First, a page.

In a nutshell, business reporter Charles Duhigg t argues in this book that habits make or break us. It then instructs us on how to create a positive habit-starting process and how to eliminate negative ones using real-work examples, like the success of gold medal Olympian Micheal Phelps.
While not strictly a personal finance book, there is a lot of advice regarding money habits that all of us should find extremely helpful.
Excerpt: “This process within our brains is a three-step loop. First, there is a cue, a trigger that tells your brain to go into automatic mode and which habit to use. Then there is the routine, which can be physical or mental or emotional. Finally, there is a reward, which helps your brain figure out if this particular loop is worth remembering for the future: THE HABIT LOOP”
#1 New York Times bestselling author, keynote speaker, and motivational speaker Jen Sincero explores the mindset required to earn and keep money in this 2017 book. The inspiration offered more than makes up for the lack of tangible advice. However, those who want to gain a fresh perspective on generating income and need a motivation boost will find it most useful.
Excerpt: “We’ve been raised to believe that you have to work hard to make money, and certainly there are times when this is true, but the real secret is you have to take huge, uncomfy risks. You have to do stuff you’ve never done before, to make yourself visible, to acknowledge your own”
Originally published in 1996, this book still holds up surprisingly well in this current digital age. Despite what social media may lead you to believe, most millionaires are actually pretty modest and discreet. Millionaires do not drive expensive cars, jet-set around the world, or lounge at poolside in their mansions like you see in Keeping Up With the Kardashians.
Thomas J. Stanley, PhD., and William D. Danko, Ph.D. reveal in, “The Millionaire Next Door: The Surprising Secrets of America’s Wealthy” not only how millionaires earned their wealth, but also how they maintain it.
Excerpt: “Most people have it all wrong about wealth in America. Wealth is not the same as income. If you make a good income each year and spend it all, you are not getting wealthier. You are just living high. Wealth is what you accumulate, not what you spend.”
In this book, Nobel Prize-winning economists Richard H. Thaler and Professor Cass R. Sunstein examine decades of behavioral science research in order to determine why we spend and save the way that we do. They also take a deep dive into why we make these financial decisions when it isn’t in our best interests.
The book also discusses tools and lessons on how to set ourselves up for success by changing what we think and how we act about money.
Excerpt: “A nudge, as we will use the term, is an aspect of the choice architecture that alters people’s behavior in a predictable way without forbidding any options or significantly changing their economic incentives.”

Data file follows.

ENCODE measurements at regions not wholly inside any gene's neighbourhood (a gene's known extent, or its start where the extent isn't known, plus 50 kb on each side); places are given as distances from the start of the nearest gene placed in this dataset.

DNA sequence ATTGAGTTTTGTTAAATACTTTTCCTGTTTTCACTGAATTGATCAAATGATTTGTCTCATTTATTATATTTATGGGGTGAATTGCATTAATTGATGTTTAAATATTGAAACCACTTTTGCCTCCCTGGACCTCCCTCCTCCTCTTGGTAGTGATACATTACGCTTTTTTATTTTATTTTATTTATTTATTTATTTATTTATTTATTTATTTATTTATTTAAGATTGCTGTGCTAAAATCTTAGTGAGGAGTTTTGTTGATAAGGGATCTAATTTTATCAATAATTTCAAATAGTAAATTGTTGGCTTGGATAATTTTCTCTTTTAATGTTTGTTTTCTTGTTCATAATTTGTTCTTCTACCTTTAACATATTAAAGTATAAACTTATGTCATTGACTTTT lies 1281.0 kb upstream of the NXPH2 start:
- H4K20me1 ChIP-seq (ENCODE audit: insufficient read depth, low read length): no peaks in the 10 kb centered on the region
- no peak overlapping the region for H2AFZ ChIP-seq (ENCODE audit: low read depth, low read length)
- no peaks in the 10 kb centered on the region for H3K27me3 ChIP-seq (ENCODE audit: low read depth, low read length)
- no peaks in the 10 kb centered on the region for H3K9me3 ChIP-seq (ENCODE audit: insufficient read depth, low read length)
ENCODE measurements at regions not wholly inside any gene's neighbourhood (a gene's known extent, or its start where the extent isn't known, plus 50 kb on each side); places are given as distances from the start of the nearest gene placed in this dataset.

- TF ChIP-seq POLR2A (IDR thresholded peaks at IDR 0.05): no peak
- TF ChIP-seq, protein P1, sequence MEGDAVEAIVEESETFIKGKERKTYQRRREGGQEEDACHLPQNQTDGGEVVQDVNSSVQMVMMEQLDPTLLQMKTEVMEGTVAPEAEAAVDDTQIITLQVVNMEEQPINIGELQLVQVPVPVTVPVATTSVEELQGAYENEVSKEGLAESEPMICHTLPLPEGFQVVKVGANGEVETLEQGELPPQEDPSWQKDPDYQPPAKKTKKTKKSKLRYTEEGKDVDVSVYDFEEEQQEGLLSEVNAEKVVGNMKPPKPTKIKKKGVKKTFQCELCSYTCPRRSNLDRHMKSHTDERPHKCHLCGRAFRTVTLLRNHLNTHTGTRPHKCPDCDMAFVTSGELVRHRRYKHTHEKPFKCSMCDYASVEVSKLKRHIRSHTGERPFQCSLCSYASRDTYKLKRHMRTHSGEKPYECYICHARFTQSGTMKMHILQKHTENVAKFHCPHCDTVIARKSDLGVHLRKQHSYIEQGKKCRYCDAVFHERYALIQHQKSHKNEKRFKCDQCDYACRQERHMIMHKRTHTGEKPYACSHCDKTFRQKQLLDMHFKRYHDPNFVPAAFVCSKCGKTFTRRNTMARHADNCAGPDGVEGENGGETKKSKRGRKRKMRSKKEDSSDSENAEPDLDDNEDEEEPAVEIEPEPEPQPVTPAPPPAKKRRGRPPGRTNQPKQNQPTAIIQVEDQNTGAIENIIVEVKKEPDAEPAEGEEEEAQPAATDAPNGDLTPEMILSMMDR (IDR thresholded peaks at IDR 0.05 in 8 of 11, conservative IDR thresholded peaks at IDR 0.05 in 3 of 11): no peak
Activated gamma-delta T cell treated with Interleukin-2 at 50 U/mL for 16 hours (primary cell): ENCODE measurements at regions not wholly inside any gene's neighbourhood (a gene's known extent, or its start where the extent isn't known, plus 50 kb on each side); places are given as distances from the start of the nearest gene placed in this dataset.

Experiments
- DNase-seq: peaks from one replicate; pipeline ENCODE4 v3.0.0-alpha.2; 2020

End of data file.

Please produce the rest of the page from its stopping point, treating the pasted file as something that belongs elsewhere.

Remember Broke Millennial? Written specifically for millennials, and packed with practical and useful budgeting tips, it became a sensation. In 2019 author and personal finance expert, Erin Lowry released this follow-up.
As with its predecessor, this book is a practical and easy-to-read guide. But this time, it’s with investing. The Broke Millennial Takes On Investing will cover a number of beginner-friendly tips to help you navigate the market based on your own beliefs and values.
Moreover, Lowry goes deeper than the concept of business investment. She also addresses topics like investing anxieties, buying and selling stocks, paying off debt like student loans, and how to start saving for retirement.
Excerpt: “Investments are the sexiest part of personal finance, but it’s just one piece.”
Are you an overspender? If so, I strongly suggest that read this to discover how ego, preconceived notions, and even pride can shape our financial decisions and behaviors.
Overall, Housel, a partner at The Collaborative Fund and has worked as a columnist at The Wall Street Journal, presents readers with tips and tools for combating these biases through 19 short stories. It should be noted, however, that this method isn’t the best approach to managing your investment portfolio.
Excerpt: “Use money to gain control over your time, because not having control of your time is such a powerful and universal drag on happiness. The ability to do what you want, when you want, with who you want, for as long as you want to, pays the highest dividend that exists in finance.”
Managing your money, saving, and investing are all part of personal finance, notes Investopedia. This includes budgeting, banking, insurance, mortgages, investments, retirement planning, and tax and estate planning. Usually, the term refers to the entire industry that provides financial advice to individuals and households and provides financial services.
In addition to managing your day-to-day financial needs, planning for the future is also an important part of personal finance. Investing or planning for retirement can be far more rewarding if you have a grasp on your personal finances.
Taking the time to understand the elements of personal finance will help you improve your financial situation. By getting this understanding, you can plan for long-term financial goals as well as budget for current needs.
Even though personal finance has a number of aspects, it can be divided into five categories: saving, investing, financial protection, tax planning, and retirement planning. All of these factors play an important role in the financial planning process.
Besides the books listed above, there are a variety of resources available online, provided by government agencies and nonprofit organizations to help you learn more about personal finance. These range from blogs to online courses to podcasts.
Furthermore, there are online and in-person courses offered by both for-profit and educational institutions. In many cases, for free. And, you can also speak with a financial advisor.
The post The 12 Best Personal Finance Books for the Savvy Reader appeared first on Due.